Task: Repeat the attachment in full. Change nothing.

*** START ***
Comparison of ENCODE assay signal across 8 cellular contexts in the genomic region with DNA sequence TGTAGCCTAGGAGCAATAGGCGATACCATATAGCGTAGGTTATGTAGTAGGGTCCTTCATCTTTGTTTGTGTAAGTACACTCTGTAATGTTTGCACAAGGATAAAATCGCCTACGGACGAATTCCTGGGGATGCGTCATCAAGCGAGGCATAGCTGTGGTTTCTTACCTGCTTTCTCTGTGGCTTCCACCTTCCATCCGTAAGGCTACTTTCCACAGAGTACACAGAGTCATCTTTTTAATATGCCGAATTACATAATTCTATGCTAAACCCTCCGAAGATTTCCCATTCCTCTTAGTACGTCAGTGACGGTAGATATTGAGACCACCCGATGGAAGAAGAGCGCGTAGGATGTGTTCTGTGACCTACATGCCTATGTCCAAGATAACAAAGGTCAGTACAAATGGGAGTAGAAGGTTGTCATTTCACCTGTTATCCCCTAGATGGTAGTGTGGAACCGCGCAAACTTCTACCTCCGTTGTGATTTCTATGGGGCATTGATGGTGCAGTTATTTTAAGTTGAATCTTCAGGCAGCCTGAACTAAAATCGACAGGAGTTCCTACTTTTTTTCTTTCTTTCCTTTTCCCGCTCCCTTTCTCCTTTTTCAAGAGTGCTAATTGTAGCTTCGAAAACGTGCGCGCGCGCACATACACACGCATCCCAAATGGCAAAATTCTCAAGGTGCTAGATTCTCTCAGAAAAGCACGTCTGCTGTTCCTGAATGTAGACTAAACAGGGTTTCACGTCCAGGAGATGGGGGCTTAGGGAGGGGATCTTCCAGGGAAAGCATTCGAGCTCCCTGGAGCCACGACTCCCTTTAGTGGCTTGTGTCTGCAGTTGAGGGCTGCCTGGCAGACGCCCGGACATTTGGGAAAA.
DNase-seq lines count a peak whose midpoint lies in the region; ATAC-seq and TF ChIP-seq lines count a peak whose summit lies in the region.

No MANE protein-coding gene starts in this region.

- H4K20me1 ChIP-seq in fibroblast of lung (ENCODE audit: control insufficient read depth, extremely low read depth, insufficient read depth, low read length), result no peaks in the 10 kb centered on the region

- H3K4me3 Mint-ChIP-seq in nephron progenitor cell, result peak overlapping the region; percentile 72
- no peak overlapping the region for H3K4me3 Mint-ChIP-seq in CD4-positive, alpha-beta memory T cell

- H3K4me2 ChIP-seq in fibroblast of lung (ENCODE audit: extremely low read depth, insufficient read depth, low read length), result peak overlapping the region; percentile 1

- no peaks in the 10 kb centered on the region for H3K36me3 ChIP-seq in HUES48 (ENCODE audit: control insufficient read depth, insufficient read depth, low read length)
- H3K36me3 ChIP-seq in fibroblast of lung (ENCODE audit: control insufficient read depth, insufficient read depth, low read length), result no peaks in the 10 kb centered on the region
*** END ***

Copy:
Comparison of ENCODE assay signal across 8 cellular contexts in the genomic region with DNA sequence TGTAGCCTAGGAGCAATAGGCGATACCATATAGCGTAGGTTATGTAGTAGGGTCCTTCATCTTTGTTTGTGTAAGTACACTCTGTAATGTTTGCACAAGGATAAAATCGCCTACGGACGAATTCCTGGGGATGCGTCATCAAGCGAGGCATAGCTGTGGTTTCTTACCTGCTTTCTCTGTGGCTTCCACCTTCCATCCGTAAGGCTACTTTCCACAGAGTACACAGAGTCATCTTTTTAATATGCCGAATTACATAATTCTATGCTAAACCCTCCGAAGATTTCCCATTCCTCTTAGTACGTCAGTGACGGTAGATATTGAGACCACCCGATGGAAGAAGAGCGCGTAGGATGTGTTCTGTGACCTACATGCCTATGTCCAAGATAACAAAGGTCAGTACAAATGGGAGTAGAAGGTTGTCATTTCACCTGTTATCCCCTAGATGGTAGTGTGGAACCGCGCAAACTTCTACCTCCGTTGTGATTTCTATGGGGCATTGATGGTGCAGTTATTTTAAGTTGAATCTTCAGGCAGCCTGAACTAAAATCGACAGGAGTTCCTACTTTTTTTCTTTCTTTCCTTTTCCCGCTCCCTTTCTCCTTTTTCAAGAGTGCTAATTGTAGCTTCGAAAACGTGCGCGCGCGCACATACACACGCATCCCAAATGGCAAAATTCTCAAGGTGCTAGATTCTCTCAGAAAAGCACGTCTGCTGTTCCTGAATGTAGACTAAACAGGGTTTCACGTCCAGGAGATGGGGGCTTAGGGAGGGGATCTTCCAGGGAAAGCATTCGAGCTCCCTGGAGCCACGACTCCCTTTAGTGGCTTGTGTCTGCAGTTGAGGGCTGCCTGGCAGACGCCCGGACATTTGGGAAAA.
DNase-seq lines count a peak whose midpoint lies in the region; ATAC-seq and TF ChIP-seq lines count a peak whose summit lies in the region.

No MANE protein-coding gene starts in this region.

- H4K20me1 ChIP-seq in fibroblast of lung (ENCODE audit: control insufficient read depth, extremely low read depth, insufficient read depth, low read length), result no peaks in the 10 kb centered on the region

- H3K4me3 Mint-ChIP-seq in nephron progenitor cell, result peak overlapping the region; percentile 72
- no peak overlapping the region for H3K4me3 Mint-ChIP-seq in CD4-positive, alpha-beta memory T cell

- H3K4me2 ChIP-seq in fibroblast of lung (ENCODE audit: extremely low read depth, insufficient read depth, low read length), result peak overlapping the region; percentile 1

- no peaks in the 10 kb centered on the region for H3K36me3 ChIP-seq in HUES48 (ENCODE audit: control insufficient read depth, insufficient read depth, low read length)
- H3K36me3 ChIP-seq in fibroblast of lung (ENCODE audit: control insufficient read depth, insufficient read depth, low read length), result no peaks in the 10 kb centered on the region